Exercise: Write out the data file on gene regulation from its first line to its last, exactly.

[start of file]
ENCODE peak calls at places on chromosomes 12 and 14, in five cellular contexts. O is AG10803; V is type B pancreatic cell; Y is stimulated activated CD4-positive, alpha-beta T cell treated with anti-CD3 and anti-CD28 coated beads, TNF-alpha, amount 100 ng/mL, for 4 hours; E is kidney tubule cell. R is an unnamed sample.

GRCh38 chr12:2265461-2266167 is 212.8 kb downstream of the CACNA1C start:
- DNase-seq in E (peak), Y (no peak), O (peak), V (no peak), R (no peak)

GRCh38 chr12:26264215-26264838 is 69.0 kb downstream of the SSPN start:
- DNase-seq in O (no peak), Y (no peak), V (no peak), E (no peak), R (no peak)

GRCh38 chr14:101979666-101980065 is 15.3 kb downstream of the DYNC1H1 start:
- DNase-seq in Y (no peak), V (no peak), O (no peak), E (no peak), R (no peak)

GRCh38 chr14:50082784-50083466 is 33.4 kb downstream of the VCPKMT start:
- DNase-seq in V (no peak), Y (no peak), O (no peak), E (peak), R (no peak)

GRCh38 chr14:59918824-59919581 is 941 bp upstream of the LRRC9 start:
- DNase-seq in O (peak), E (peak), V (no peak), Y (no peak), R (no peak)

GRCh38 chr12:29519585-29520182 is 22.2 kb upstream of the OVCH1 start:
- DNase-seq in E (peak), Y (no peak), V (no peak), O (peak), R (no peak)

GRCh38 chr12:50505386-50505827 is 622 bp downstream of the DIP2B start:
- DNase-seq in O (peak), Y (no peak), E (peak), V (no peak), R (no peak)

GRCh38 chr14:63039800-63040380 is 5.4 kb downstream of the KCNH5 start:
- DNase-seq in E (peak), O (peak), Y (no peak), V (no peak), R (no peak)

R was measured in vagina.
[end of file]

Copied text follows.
ENCODE peak calls at places on chromosomes 12 and 14, in five cellular contexts. O is AG10803; V is type B pancreatic cell; Y is stimulated activated CD4-positive, alpha-beta T cell treated with anti-CD3 and anti-CD28 coated beads, TNF-alpha, amount 100 ng/mL, for 4 hours; E is kidney tubule cell. R is an unnamed sample.

GRCh38 chr12:2265461-2266167 is 212.8 kb downstream of the CACNA1C start:
- DNase-seq in E (peak), Y (no peak), O (peak), V (no peak), R (no peak)

GRCh38 chr12:26264215-26264838 is 69.0 kb downstream of the SSPN start:
- DNase-seq in O (no peak), Y (no peak), V (no peak), E (no peak), R (no peak)

GRCh38 chr14:101979666-101980065 is 15.3 kb downstream of the DYNC1H1 start:
- DNase-seq in Y (no peak), V (no peak), O (no peak), E (no peak), R (no peak)

GRCh38 chr14:50082784-50083466 is 33.4 kb downstream of the VCPKMT start:
- DNase-seq in V (no peak), Y (no peak), O (no peak), E (peak), R (no peak)

GRCh38 chr14:59918824-59919581 is 941 bp upstream of the LRRC9 start:
- DNase-seq in O (peak), E (peak), V (no peak), Y (no peak), R (no peak)

GRCh38 chr12:29519585-29520182 is 22.2 kb upstream of the OVCH1 start:
- DNase-seq in E (peak), Y (no peak), V (no peak), O (peak), R (no peak)

GRCh38 chr12:50505386-50505827 is 622 bp downstream of the DIP2B start:
- DNase-seq in O (peak), Y (no peak), E (peak), V (no peak), R (no peak)

GRCh38 chr14:63039800-63040380 is 5.4 kb downstream of the KCNH5 start:
- DNase-seq in E (peak), O (peak), Y (no peak), V (no peak), R (no peak)

R was measured in vagina.